- I decided to take a really good look at what my style was, my brand, my ethos. I closed down my main Instagram page and decided to start up a new one, so that it was fresh, and clean and very very focused. I didn’t like that. I felt constricted, so I went back to my original Instagram page where you will find the odd photo of my children, some random quotes about design and Insta stories about what I’m cooking for tea. I’m not just a designer. I’m also a mum of three and a wife. I work from home, as does my husband, and to hide that side of me would be like only showing half a tv program. Pointless. and you wouldn’t get the full picture.
- Stopped comparing myself to other creatives. This can be really tough, when there is so much competition in the world to be the best at what you do. Especially in the creative industries. Social media doesn’t help either. But what the hell do you do when social media is part of your job? There isn’t much you can do to be honest, apart from take a break, limit when you access social media or, do what I do. Re-frame that negative thought and send out positive vibes. Comparison is the thief of joy!
- Took a break. No one can keep going without taking a break. It’s a simple fact of life so over the Easter Break, we took a trip down to Weymouth to see friends and explore the area. We stayed at the Little Sea Haven which was perfect because there were so many activities for the children to do. We also went to Durdle Door which was amazing in itself! If you’ve never been, it should definitely be on your to do list.
- Bought a book. Written by brothers Tom and David Kelley – Creative Confidence: Unleashing the Creative Potential Within Us All I’ve followed David Kelley since I watched one of his TED Talks many many moons ago. He is the founder of IDEO and in my opinion, is one of the greatest designers and thinkers of today. Granted I haven’t ready the book yet (its downloaded onto my kindle, ready for prosecco hour tonight ;-)) But I have read around the associated website, and what he and Tom say is so absolutely true “Creative confidence is like a muscle—it can be strengthened and nurtured through effort and experience” – Which leads us on to the next point.
- Made more time for practice. Its true that practice makes perfect. Or as near perfect as you can get, because no one and nothing is perfect. And that’s something we all need to remember when learning something new or practising existing talents. Mistakes do not equal failure. Mistakes prove that you are trying, and practising your craft. I have countless sketch books full of drawings, ideas, notes and more. They are all part of my creative process. the practice, the “Ideation” stage if you will. I’ve learnt so much from them, and will keep them as reference to look back on. When life gets busy, it can be so easy to forget about that little bit of time you need to just practice your craft. especially in design. We are working to so many briefs, and most of them are other peoples briefs. We are meeting their needs, their ideas, their creative input is in there. But what every designer should do is spend time on their own creative briefs. Even if it’s just putting down some doodles to turn into a sticker pack, or writing a blog post. Do it! and thank me later!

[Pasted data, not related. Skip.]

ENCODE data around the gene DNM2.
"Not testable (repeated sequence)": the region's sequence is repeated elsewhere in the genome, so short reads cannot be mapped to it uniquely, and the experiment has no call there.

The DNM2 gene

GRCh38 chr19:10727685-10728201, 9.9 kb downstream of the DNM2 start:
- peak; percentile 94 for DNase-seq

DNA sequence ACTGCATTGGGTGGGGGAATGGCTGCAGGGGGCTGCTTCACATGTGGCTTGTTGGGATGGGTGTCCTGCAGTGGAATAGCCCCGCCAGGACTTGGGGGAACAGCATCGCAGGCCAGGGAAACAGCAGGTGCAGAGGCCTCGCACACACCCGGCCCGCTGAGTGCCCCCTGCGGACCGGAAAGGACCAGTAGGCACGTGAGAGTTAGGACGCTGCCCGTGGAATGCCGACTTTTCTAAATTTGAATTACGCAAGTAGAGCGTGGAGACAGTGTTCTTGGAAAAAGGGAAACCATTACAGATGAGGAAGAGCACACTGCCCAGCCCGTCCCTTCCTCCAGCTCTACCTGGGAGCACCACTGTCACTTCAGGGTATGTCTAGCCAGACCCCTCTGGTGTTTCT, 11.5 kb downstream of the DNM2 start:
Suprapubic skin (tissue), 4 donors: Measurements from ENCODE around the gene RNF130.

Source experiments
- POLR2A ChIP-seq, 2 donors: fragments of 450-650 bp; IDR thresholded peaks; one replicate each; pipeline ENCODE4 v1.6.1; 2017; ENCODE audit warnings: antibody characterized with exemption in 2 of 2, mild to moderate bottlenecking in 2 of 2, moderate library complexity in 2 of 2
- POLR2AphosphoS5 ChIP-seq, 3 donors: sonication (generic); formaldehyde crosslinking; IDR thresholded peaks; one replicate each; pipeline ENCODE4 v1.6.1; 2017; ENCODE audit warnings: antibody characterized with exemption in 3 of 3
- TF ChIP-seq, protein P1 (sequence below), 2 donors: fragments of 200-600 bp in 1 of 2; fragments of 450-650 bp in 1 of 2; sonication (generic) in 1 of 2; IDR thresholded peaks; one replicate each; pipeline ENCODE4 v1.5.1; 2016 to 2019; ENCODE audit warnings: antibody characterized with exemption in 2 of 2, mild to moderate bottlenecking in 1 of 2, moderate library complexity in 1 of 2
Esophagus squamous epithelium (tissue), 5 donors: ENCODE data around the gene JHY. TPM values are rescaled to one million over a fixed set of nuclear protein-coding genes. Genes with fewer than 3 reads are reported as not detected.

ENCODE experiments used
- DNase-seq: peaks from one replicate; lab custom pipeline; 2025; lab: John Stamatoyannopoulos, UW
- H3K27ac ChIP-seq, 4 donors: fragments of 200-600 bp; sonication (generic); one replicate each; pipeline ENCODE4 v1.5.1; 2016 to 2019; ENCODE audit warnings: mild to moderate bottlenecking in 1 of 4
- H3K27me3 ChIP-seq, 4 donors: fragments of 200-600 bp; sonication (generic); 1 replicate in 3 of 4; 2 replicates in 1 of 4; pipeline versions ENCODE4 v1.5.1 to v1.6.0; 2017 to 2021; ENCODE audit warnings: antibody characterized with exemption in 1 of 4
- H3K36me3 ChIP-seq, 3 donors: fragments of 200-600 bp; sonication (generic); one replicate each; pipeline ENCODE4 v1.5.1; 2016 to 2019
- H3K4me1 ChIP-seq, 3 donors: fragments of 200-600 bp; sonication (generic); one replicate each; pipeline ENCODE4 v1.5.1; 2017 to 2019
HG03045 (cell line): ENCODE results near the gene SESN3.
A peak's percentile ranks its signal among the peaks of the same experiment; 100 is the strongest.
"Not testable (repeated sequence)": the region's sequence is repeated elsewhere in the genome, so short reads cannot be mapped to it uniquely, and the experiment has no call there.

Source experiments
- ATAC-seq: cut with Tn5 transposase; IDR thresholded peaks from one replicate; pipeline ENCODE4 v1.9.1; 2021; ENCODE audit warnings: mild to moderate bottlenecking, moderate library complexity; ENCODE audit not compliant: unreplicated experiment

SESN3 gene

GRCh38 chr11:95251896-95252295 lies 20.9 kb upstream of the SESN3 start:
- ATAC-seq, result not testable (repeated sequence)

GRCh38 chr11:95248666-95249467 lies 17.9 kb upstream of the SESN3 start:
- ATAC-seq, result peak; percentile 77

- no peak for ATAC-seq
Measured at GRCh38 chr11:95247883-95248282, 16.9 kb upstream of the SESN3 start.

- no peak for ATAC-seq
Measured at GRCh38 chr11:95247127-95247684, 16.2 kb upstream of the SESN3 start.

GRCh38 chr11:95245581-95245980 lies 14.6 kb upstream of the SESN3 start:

With all these steps taken, my creative confidence has improved, a lot. But it’s something that I will continually work on no matter what. I’d love to know how you get through a creative confidence block. Let me know in the comments!
Following on from the success of the Ysgol Cybi Logo Design, I was asked to work on the branding and logo design for Ysgol Santes Dwynwen; the third super school to be built by Anglesey County Council, in line with the school’s improvement programme “21st Century Schools”
As with the work done for Ysgol Cybi, I was presented with a series of children’s drawings to start the process of deciding what route to take with the logo design.
It was decided, by myself, Headteacher; Ms Manon Williams and Rev Canon Emlyn Cadwaladr Williams that the love spoon design, sketched out by pupil Caitlin would be the best route to take. Caitlins simple, but effective love spoon idea, which represented the love story of Santes Dwynwen at Llanddwyn Island was a perfect fit in what would be the brand embodiment of the school.
Back in summer of 2016, I was asked to design a logo for the new super school being built in my home town. This was a biggie for me. Not only was it possibly the biggest design job Id had up to that point, but it was something that was going to last quite a few years, be seen by hundreds if not thousands of people, and my children were going to be wearing it every day in school!
Id known roughly what the brief would be. The children had come home one day with homework to design their school logo. So after a long chat and a coffee with Reverend Kevin, who had contacted me about the design work, I set about sketching out a few ideas based on the three key themes I had been given and the few ideas that my children had thought of.
The three key themes that came from all three schools homework were
- St Cybi’s Church
- Holyhead Mountain
- The Breakwater in Newry
The colour chosen for the school uniforms was turquoise which was in keeping with the colour of part of the new section of the school being built.
So after setting about to sketch and come up with a number of ideas, presenting the ideas to the board of governors and the headmaster, and then tweeking the favourite ideas, the final logo was decided upon.
The final design is a simple, clean and recognisable logo mark which translates easily between black and white and colour, is applied easily to stationery, signage and clothing and will hopefully last a good few decades!
I would love to hear some of your thoughts on the final design so please post some comments or send me message through Facebook or the contact page here !
Bye for now!
Nia Sian xx